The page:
Assuming most birds have pretty short life spans, what happens when they die? How come we don’t see thousands of bird carcasses lying around?
First, how many birds are there? Given that birds migrate, it’s difficult to come up with an exact number for any one location, but it’s safe to say that the number of birds in the United States numbers in the billions.
Sparrows And Finches
Although some birds have long lives, most birds that you see, like sparrows and finches, live only a few years.
Which does make you wonder, if so many billions of common birds are dying on a regular basis, why don’t we see them piling up on our lawns?
Clean Windows And Cats Kill Birds
One reason is because most birds don’t die from old age, they’re killed and eaten by predators such as other birds and other animals, especially cats. Another reason is that birds migrate, and many die along the way and end up in rivers, lakes, and oceans.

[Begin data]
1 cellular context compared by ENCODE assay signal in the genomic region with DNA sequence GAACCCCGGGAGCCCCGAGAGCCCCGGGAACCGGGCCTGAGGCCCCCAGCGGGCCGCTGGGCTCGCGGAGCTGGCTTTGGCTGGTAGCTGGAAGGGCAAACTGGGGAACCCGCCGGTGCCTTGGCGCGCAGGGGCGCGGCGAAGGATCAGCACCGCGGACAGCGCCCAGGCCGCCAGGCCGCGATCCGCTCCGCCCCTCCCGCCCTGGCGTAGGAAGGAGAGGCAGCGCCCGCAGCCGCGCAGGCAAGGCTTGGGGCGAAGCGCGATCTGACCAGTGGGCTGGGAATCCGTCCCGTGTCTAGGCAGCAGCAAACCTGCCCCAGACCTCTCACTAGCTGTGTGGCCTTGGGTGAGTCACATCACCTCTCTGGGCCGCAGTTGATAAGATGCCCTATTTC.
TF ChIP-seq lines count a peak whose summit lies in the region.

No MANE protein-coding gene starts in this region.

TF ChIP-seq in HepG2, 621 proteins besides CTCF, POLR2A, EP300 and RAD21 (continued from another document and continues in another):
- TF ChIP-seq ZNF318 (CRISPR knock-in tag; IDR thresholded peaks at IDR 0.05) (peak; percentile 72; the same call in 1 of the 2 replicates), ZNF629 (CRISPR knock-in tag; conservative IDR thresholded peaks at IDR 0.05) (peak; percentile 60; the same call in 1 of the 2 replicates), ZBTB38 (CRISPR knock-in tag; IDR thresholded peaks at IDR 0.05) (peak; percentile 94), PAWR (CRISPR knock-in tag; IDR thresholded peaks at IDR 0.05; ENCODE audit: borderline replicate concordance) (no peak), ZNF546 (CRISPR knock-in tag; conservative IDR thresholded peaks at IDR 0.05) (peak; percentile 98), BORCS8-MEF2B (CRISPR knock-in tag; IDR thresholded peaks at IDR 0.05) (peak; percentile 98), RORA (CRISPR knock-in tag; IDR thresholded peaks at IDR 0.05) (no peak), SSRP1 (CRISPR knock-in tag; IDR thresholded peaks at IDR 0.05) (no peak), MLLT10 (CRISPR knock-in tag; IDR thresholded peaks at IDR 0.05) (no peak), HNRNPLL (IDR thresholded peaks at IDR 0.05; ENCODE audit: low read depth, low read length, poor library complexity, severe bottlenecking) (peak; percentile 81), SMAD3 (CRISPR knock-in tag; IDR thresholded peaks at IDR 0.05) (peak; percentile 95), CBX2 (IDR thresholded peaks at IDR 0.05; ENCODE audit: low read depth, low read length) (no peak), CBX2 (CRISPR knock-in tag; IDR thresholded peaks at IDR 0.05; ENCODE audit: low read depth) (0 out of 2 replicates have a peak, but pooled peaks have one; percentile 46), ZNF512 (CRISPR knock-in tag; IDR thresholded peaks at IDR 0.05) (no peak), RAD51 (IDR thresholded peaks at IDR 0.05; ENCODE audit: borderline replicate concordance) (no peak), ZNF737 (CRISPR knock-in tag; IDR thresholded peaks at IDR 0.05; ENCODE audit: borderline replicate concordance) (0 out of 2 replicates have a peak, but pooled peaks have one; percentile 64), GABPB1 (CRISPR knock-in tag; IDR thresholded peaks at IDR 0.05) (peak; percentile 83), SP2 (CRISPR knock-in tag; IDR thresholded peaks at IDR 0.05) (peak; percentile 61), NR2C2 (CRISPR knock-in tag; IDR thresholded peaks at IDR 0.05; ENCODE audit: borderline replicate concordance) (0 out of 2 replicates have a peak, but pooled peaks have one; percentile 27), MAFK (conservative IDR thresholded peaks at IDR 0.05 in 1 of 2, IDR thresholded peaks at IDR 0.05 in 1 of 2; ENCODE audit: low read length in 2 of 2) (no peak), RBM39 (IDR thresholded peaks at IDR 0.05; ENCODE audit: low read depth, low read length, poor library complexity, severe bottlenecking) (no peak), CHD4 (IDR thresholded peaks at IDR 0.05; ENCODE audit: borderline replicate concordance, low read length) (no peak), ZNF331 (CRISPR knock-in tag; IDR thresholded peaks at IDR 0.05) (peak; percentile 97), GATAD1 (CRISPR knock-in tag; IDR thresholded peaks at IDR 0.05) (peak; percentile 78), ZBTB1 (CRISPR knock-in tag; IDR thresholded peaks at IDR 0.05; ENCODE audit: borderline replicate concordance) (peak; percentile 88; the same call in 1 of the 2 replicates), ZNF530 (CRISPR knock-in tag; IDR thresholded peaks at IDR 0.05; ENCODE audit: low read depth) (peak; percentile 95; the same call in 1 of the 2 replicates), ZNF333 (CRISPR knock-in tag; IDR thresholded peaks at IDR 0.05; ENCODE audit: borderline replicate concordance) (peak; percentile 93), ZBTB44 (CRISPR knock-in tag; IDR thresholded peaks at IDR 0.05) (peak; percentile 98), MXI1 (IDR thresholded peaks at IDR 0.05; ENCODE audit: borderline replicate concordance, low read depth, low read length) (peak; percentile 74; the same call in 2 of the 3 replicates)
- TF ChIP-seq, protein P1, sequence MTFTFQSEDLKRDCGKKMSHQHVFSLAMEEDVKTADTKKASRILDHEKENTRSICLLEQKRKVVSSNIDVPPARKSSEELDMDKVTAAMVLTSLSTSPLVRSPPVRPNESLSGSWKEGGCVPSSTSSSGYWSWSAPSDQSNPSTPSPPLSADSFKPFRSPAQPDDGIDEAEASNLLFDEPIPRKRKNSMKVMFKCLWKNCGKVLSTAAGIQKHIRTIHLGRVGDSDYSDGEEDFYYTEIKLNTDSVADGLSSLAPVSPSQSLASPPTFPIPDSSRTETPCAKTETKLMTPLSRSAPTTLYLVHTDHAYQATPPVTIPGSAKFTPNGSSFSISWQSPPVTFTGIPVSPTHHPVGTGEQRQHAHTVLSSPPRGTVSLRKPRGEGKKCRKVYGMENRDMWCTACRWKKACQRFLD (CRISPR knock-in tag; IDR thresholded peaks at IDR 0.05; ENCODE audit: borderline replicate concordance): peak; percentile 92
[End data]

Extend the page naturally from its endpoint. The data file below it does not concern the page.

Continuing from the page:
Of course, some ex-birds do end up on your lawn. If you find one before the neighborhood predator does, don’t touch it with your bare hands. Birds, even dead ones, often carry viruses and bacteria that can make people sick.
To deal with a dead bird, wear plastic or some other type of protective gloves to touch the bird. If you’re the sentimental type, you can bury it. If not, put the bird in a plastic bag, bag it again, and then throw it away with your regular garbage.
If you find several dead birds at the same time, please look up your state’s guidelines for reporting these events. These can be indicators of avian disease events that could impact other animals’ health.
Sources And Further Reading:
- “Avian influenza (bird flu): Wild birds.” Department for Environmental Food And Rural Affairs: Archived Content. September 29, 2008. Re-accessed for re-run airing. May 8, 2018.
- Milius, Susan and Science News. “Stop blaming cats: As many as 988 million birds die annually in window collisions.” The Washington Post: Health And Science. February 3, 2014. Accessed May 8, 2018.
- “West Nile Virus & Dead Birds.” Centers for Disease Control And Prevention. December 12, 2017. Accessed May 8, 2018.